ALMOST overlooked in the excitement (ahem) of the recent election, the old city council approved the Takoma Park Police Department’s request to fully arm themselves with Tasers.
Tasers have been controversial lately, and Amnesty International has condemned their use pending further study. Nevertheless the council and Mayor Porter unanimously approved the police department’s request to purchase with grant money 16 new Tasers, which will enable all future patrols to be armed with them. The force currently has two Tasers in use.
All but wearing “Support Your Local Police” stickers on their foreheads, the councilmembers eagerly endorsed the purchase at the Oct. 29th session, though not all of them, particularly Doug Barry, had the same uses in mind for the weapons as the police did. Barry spoke of how Tasers were preferable to guns in meeting deadly force in situations where police officer’s lives were in danger.
The police, represented by Chief Ronald A. Ricucci and Capt. Edward Coursey, were more interested in Tasers as a “pain compliance” device. In other words, Dear Reader, if you run afoul of the law and the officer thinks you are not properly obeying him or her, you could have an electrifying experience.
One need only search the term “Taser” on YouTube to find scores of examples of the device in action – almost always in the hands of police officers determined to totally dominate a civilian. They can be seen used in situations such as: a person not moving or obeying fast enough for the officer’s liking, a person disputing a speeding ticket, a young man refusing to remove his hat at a city council
meeting (not in Takoma Park), and especially in cases where a civilian questions the officer’s authority.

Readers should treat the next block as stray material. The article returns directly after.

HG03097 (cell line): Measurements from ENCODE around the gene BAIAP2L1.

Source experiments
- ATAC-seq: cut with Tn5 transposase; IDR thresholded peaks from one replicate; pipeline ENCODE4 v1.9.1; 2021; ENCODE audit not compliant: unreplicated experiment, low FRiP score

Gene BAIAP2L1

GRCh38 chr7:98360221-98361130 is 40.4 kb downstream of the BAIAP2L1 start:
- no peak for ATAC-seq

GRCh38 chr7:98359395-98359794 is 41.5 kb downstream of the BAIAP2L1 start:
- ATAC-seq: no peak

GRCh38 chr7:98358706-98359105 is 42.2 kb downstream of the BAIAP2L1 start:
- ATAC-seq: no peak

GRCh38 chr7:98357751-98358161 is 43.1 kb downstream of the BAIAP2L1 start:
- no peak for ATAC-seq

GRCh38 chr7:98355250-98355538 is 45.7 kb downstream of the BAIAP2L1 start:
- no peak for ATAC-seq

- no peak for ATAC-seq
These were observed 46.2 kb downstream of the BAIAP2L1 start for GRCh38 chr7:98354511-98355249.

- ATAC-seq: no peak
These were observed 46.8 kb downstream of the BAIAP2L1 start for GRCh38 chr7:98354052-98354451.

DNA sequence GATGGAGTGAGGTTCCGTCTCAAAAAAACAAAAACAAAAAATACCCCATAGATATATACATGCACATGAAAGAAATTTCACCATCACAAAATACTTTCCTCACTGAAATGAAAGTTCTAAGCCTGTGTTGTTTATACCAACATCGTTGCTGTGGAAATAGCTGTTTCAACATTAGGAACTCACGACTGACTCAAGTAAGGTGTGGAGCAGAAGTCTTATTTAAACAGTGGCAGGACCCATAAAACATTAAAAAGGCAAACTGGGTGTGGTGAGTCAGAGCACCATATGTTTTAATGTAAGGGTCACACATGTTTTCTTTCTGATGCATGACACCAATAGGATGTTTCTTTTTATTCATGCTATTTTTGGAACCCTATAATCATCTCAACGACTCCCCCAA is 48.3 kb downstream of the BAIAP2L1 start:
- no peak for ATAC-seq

Of course, that wouldn’t be a problem here. We don’t have any people in Takoma Park who question authority, do we?
Takoma Park police representatives repeatedly said that the intended use of their Tasers was for “pain compliance” in situations where a “secondary weapon” such as a baton or pepper spray were called for. Hopefully they will have a higher standard for when to use a Taser than those many US police forces Amnesty International says are “using Tasers as a routine force option to subdue noncompliant or disturbed individuals who are not a serious risk. Such cases included children as young as nine. Such usage appears to contravene international standards which require that police should use force only when “strictly necessary”, in proportion to the threat posed.”
Assuring the council and the one citizen who raised concerns about potential misuse, the police said that officers are well trained in the proper use of Tasers. Councilmember (at the time, now mayor) Bruce Williams noted that as a hedge against abuse the city administrator gets a report every time a Taser is used. The police and council noted that the alternative methods of compliance – pepper-spray, batons, and dogs, have their own controversies, risks, and potential abuses. The police feel that Tasers measure up better than the alternatives.
However, Amnesty International states, “The degree of tolerable risk involving Tasers, as with all weapons and restraint devices, must be weighed against the threat posed. It is self-evident that Tasers are less injurious than firearms where officers are confronted with a serious threat that could escalate to deadly force. However, the vast majority of people who have died after being struck by Tasers have been unarmed men who did not pose a threat of death or serious injury when they were electro-shocked. In many cases, they did not appear to have posed any significant threat at all”.
Citing a lack of studies showing the effects of Tasering on people “ compromised by poor health, substance abuse or other factors ,” Amnesty International says that “of the more than 290 cases of individuals who died after being struck by police Tasers since 2001 suggested many of the deceased fell within potential “at-risk” categories”
My advice to you, Dear Reader, is to change that bumper sticker on your car to read “OBEY AUTHORITY!”
The Amnesty International public statement quoted here was released Oct. 2007 and is entitled, “Amnesty International releases its briefing on Tasers submitted to the US Justice Department” It can be viewed online at Amnesty International’s website.
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